HTAA Conference Keynote – day 1

Usual caveat applies: my notes, from the History Teachers’ Association of Australia last year.

Peter Read, on “Murder, Ignorance and Reconciliation in the Nothern Territory”

1932: 4 Japanese fishers killed by Aborigines, on a reserve. What were the Japanese doing there, when only police, missionaries and protectorate people were meant to go there?! Near Groote Eylandt.

1933: two policemen sent to arrest the Aborigines who did this. One of them was killed. Large party of police planned for retribution (to arrest the Aborigines responsible); all whites were claimed to be in danger.

NB: there were already concerns at this stage down south and even in London about frontier police, laws and judges being unjust.

*There was a huge backlash at the idea of this police party from many different protest groups. As a result, the police party is not sent.

*Missios sent to find out who killed the Japanese and Dhakiyarr, who was said to have killed McColl (the policeman), and convince them to go to Darwin. They arrive in 1934.

1934: Dhakiyarr and others are arrested. Two Aborigines claimed
to have Dhakiyarr’s confession, although they are conflicted – one said McColl was killed because he attempted to rape D’s wife, the other doesn’t mention it. Journos self-censor ad refuse to mention this bit; judge not happy at impugning of police reputation.

There’s a 3-day trial. Ends in death sentence, within 28 days. This is extended; lots of protests at it. Appeal to High Court by Chief Protector (eventually), with 24 reasons.

*D was eventually set free by the High Court, because no jury could now be found that was not biased. Was meant to be returned to his country.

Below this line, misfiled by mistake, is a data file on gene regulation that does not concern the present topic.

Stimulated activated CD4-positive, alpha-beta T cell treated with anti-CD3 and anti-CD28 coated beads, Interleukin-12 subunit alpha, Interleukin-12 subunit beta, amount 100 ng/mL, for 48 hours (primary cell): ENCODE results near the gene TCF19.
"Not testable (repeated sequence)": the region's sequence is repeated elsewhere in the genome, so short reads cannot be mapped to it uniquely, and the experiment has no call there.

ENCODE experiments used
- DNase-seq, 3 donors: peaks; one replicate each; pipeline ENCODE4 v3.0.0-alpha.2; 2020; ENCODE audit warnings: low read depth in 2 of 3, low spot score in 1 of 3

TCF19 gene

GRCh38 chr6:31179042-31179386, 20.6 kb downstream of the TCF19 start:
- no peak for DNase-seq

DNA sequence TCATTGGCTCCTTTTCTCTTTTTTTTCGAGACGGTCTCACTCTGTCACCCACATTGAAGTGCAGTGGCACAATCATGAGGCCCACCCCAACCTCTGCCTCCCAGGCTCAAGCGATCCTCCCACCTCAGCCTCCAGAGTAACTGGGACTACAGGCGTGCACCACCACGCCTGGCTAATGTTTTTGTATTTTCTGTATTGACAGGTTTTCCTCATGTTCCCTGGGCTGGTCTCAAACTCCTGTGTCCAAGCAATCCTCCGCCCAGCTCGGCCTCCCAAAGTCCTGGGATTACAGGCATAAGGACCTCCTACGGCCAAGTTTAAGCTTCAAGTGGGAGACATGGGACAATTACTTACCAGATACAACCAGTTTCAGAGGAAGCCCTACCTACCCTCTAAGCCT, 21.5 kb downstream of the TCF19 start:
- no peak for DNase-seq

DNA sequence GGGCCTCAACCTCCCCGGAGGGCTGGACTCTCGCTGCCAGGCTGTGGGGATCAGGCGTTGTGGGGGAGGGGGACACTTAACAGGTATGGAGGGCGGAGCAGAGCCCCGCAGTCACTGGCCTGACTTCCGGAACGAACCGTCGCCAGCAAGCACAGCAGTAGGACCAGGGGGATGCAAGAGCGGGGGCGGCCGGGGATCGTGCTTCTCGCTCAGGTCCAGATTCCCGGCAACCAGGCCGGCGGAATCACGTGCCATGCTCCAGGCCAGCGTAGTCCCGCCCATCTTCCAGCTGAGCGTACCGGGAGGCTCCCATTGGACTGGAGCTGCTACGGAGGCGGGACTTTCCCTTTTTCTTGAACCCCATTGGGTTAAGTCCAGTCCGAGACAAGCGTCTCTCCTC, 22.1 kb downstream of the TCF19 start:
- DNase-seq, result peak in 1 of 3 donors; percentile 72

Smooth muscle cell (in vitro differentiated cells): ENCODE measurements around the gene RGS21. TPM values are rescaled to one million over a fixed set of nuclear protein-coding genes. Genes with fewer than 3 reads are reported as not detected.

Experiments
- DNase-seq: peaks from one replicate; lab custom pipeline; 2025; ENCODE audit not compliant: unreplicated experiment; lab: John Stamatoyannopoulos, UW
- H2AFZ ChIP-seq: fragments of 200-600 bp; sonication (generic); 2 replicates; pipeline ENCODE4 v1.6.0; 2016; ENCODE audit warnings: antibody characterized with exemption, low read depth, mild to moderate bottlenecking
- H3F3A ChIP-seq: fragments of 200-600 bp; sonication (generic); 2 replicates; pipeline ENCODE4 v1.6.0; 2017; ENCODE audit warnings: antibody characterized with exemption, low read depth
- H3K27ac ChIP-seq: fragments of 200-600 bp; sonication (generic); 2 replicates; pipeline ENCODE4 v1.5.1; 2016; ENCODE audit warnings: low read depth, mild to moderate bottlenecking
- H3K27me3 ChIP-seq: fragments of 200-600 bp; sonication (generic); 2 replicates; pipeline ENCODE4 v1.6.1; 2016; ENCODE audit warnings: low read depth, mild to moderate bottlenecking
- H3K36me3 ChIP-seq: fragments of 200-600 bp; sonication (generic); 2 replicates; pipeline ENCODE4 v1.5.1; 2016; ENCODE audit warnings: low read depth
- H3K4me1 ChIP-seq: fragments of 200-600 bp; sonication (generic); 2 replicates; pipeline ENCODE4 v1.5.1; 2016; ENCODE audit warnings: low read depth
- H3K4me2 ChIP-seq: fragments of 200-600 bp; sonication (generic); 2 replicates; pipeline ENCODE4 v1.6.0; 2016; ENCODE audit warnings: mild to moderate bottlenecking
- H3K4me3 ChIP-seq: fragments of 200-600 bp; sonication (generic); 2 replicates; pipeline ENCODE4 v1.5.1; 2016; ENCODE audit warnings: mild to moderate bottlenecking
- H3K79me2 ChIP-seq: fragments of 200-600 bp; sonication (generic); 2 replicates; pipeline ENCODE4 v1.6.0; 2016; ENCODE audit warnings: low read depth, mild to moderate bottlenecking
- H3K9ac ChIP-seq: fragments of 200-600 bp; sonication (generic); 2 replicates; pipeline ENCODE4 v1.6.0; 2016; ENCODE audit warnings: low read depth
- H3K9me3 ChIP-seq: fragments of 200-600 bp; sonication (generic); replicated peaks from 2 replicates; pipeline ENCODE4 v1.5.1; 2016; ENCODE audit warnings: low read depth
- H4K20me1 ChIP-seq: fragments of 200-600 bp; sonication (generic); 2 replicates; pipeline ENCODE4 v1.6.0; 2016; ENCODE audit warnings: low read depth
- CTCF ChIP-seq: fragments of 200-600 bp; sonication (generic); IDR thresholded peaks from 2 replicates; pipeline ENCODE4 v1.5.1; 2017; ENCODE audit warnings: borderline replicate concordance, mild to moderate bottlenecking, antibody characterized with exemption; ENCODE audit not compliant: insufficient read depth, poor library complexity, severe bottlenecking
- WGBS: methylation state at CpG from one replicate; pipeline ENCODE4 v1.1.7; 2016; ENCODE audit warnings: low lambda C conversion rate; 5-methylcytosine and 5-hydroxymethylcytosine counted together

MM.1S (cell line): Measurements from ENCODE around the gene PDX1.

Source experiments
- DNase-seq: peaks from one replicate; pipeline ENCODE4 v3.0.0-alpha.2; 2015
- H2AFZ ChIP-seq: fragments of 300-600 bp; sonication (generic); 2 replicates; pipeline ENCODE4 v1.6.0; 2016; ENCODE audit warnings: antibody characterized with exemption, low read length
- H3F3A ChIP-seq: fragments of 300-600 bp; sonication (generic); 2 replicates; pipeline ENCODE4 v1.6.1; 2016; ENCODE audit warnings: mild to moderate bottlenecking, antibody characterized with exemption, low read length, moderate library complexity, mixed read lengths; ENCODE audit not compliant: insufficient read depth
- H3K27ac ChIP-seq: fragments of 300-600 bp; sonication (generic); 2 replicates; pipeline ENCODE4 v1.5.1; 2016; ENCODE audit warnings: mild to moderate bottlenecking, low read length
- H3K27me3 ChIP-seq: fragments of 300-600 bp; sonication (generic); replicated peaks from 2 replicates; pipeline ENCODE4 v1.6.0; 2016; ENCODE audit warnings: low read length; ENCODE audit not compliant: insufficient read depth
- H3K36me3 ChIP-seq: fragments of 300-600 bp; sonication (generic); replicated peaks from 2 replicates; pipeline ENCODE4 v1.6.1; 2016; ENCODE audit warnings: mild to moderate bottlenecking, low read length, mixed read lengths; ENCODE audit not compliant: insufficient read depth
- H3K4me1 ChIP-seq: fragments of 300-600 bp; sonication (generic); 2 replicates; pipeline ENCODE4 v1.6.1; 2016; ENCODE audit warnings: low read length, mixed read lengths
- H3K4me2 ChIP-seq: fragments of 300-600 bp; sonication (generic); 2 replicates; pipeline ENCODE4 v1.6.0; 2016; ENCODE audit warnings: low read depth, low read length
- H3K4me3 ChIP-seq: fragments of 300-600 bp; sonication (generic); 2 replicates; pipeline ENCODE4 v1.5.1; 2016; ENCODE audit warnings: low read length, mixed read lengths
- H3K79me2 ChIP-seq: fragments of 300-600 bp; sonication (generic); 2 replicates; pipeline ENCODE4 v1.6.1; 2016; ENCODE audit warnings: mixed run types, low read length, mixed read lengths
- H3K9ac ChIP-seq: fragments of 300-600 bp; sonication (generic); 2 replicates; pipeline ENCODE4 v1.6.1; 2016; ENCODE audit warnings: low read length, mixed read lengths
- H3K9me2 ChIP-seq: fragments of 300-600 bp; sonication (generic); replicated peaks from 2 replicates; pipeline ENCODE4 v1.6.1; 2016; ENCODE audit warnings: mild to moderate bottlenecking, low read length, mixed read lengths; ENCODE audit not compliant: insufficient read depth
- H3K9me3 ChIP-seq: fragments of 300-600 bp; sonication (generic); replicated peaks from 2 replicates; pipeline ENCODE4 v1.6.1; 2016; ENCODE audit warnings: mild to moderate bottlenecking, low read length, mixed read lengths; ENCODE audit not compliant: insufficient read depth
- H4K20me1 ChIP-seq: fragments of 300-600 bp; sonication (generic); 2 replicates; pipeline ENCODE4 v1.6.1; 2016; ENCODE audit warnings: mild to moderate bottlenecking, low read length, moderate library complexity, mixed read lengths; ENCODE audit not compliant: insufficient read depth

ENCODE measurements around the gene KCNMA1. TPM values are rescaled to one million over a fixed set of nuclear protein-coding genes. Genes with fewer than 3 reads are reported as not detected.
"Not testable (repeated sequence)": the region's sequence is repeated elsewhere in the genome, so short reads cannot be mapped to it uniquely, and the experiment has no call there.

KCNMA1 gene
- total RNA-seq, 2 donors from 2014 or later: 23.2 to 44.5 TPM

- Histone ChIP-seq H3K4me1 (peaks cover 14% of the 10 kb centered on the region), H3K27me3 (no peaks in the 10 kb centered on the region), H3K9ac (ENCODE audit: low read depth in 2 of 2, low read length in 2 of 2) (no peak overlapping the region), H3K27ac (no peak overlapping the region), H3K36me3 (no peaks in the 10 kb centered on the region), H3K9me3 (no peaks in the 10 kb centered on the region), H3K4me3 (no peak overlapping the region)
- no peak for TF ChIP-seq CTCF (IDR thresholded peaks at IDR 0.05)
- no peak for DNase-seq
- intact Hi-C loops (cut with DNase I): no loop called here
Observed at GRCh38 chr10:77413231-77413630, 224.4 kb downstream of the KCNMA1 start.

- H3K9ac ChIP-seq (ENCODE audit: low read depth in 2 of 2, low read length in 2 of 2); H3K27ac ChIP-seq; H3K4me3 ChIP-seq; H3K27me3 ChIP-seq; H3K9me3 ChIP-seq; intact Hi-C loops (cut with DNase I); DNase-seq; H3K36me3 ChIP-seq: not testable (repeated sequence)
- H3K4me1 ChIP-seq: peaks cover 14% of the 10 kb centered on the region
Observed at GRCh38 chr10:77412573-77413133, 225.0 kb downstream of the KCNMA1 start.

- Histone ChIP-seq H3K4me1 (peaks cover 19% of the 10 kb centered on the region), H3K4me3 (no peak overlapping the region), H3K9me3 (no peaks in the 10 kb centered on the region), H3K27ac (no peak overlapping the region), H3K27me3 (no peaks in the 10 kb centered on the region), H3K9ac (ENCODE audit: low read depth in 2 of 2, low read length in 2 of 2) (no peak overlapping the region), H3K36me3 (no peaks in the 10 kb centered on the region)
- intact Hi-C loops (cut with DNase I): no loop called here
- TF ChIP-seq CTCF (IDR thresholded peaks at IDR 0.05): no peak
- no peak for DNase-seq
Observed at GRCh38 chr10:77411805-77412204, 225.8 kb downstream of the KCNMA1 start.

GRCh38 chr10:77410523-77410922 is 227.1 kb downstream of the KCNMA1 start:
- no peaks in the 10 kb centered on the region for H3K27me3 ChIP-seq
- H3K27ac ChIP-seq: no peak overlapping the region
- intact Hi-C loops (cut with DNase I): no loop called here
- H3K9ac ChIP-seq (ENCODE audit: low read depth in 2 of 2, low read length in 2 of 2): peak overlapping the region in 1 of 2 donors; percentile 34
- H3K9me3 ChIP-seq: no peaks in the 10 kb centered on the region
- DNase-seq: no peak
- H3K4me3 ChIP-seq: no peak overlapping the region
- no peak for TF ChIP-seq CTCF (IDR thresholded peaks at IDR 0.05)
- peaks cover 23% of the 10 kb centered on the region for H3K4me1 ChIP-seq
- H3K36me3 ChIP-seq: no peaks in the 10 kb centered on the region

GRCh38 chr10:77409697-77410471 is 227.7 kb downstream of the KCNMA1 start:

*The day after this, D was put into the half-caste compound in Fannie Bay, part of Darwin… and then he disappeared. Was presumed to have gone bush. There are rumours today that he was killed by police, but there is NO mention in the archives of this idea.

2002: A letter from D’s grandsons was sent to the Chief Minister of the NT, revealing their sorrow at not having had a funeral ceremony. They then did have a ceremony – a funeral and a cleansing of those involved, including McColl’s family.

*They told the story they knew: D and family went to their island; police group landed there and chained up the women (who were possibly out foraging), made them take them to the men. D saw this, and he speared McColl – the leader.

* Why was D so worried about the consequences of the killing of the Japanese fishers? Because 21 years before this, in D’s mother’s country, police had killed several Aborigines because of the mistaken belief that they had killed a geologist.

**You need to see the big picture, to see the little picture.

My take: I really enjoyed this lecture. Despite having grown up in Darwin, I have never heard about Dhakiyarr before. Illuminating.

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